Come to Know the Other – Commentary by A. Helwa

Oh humankind, indeed We have created you from male and female and made you nations and tribes that you may know one another. The most noble of you in the sight of Allah is the most righteous of you” (49:13)

We human beings may look different, but the love we long for is the same. There is no hierarchy in Islam because we are all equal in the eyes of God. In the Qur’an, Allah speaks about how all of humankind comes from a single soul, and so the diversity in our colors and languages is not a means of creating separation between people, but rather an opportunity to experience God’s boundless creativity.

The purpose of Islam is to be a face of surrender to God’s loving will on Earth for all people. The principles of Islam teach us to be messengers of peace—to be like water, gentle enough to wash away tears and strong enough to drown hatred. To be a believer is to protect the weak, the orphan, the beggar, the disabled of all races and cultures. To be a representative of God’s love is not to be color-blind, but to see the differences between people and to celebrate that diversity as a product of the free will that God chose to give us. As the Qur’an says, “And of His signs is the creation of the heavens and the earth and the diversity of your languages and your colors. Indeed, in that are signs for those of knowledge.” (30:22)

Religion was sent not to divide us, but to unveil to us the truth that although we may be separate fruits, we are all hanging from the same tree of life. Our skin may have been painted by God in many shades and tones, but the color of our souls is one.

We are all creations of God, so how could one person be less worthy than the next when the same God took the same breath to create both of them? We are many in the one. We are countless fruits in a single seed. We are a drop that carries all of the oceans, and you are you but you are also me. Let go of these outer differences and dive into the breath of divinity within this single soul we both carry. As the 14th century Persian poet Mahmad Shabistari said, “There is only One Light and ‘you’ and ‘I’ are holes in the lamp shade.”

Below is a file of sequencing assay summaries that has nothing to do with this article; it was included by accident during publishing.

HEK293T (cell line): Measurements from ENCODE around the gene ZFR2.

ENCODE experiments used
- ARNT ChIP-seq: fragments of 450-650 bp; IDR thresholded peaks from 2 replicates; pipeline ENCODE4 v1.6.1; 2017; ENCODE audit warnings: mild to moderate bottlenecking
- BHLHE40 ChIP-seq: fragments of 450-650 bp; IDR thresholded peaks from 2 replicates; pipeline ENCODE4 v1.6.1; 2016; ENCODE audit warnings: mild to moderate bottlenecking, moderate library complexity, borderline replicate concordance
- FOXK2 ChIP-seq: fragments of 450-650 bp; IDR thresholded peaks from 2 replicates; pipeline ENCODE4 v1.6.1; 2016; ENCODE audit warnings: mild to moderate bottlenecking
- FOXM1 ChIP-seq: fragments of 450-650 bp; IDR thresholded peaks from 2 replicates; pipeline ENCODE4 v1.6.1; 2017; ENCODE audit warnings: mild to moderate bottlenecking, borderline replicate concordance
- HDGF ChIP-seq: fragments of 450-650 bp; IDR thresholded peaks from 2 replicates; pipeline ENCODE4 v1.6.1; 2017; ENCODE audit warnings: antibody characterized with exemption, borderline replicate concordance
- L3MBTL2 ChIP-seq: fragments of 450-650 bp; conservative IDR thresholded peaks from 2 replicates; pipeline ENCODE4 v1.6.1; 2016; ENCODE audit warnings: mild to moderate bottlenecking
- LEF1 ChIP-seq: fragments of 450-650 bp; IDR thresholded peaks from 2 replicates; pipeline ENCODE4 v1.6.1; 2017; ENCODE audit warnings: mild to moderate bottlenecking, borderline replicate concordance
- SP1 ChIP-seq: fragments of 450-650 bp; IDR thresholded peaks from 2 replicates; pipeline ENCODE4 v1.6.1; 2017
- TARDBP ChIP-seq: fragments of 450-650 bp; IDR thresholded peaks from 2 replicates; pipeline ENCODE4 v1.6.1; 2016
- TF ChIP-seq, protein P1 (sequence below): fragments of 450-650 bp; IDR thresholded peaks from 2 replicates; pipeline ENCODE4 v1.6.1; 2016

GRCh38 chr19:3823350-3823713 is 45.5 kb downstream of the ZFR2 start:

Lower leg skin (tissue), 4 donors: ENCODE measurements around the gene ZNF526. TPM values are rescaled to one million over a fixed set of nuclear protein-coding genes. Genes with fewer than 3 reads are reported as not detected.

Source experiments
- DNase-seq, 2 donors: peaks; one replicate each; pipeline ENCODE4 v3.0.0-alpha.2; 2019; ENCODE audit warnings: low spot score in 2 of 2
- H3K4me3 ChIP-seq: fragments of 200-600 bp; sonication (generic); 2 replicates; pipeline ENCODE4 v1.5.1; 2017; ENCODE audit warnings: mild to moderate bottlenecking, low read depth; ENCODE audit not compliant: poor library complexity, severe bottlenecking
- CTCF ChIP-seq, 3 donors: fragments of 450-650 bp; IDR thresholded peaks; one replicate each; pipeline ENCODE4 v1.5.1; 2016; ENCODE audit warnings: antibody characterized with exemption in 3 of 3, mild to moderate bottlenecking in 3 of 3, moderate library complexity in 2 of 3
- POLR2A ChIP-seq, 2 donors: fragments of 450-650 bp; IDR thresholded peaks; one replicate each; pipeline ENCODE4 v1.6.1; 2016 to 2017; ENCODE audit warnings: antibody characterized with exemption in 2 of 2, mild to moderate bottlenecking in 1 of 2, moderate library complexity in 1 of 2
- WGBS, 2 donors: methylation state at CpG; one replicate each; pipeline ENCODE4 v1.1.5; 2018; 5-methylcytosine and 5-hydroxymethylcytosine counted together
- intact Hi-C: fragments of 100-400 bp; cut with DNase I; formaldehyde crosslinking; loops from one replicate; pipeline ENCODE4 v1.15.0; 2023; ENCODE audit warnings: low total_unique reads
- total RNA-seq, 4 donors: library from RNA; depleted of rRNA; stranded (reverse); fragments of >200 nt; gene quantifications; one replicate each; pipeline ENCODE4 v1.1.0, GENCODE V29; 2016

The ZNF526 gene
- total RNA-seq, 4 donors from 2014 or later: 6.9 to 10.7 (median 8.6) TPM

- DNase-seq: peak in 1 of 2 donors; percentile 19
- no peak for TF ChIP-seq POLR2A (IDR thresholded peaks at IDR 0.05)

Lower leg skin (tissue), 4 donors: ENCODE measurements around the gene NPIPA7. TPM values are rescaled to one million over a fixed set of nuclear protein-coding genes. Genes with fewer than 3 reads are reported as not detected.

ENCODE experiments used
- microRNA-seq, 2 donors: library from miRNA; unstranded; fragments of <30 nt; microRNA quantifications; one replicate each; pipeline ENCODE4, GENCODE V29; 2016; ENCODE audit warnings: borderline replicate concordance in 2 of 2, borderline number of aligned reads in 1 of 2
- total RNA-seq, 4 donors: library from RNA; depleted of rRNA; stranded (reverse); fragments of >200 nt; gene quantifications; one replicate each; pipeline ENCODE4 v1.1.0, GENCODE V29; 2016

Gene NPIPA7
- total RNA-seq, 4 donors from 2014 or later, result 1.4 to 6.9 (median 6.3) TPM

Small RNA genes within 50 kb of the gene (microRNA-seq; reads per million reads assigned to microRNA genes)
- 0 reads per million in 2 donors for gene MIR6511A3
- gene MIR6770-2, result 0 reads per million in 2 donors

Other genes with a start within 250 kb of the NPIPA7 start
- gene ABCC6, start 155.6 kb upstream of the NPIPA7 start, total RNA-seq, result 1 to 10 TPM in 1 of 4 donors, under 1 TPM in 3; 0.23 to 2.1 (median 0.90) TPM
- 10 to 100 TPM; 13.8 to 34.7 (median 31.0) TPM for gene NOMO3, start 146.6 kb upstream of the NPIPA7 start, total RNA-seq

This blog is an excerpt from A. Helwa’s recently published best-selling book, “Secrets of Divine Love: A Spiritual Journey into the Heart of Islam.” Her book is available on

#1 Best Seller

About A. Helwa
A. Helwa believes that every single person on Earth is deeply loved by the Divine. She is a writer who has inspired hundreds of thousands of readers through her passionate, poetic, and love-based approach to spirituality. Her popular blog @quranquotesdaily, was established while obtaining her Masters in Divinity, as a means of helping others overcome personal and spiritual struggles on their journey of experiencing divine love. 

With over 15 years of experience writing and speaking on Islam and spiritual development, A. Helwa draws from her personal experiences and traditional sources to help her readers access ‘Divine love in everyday life.’

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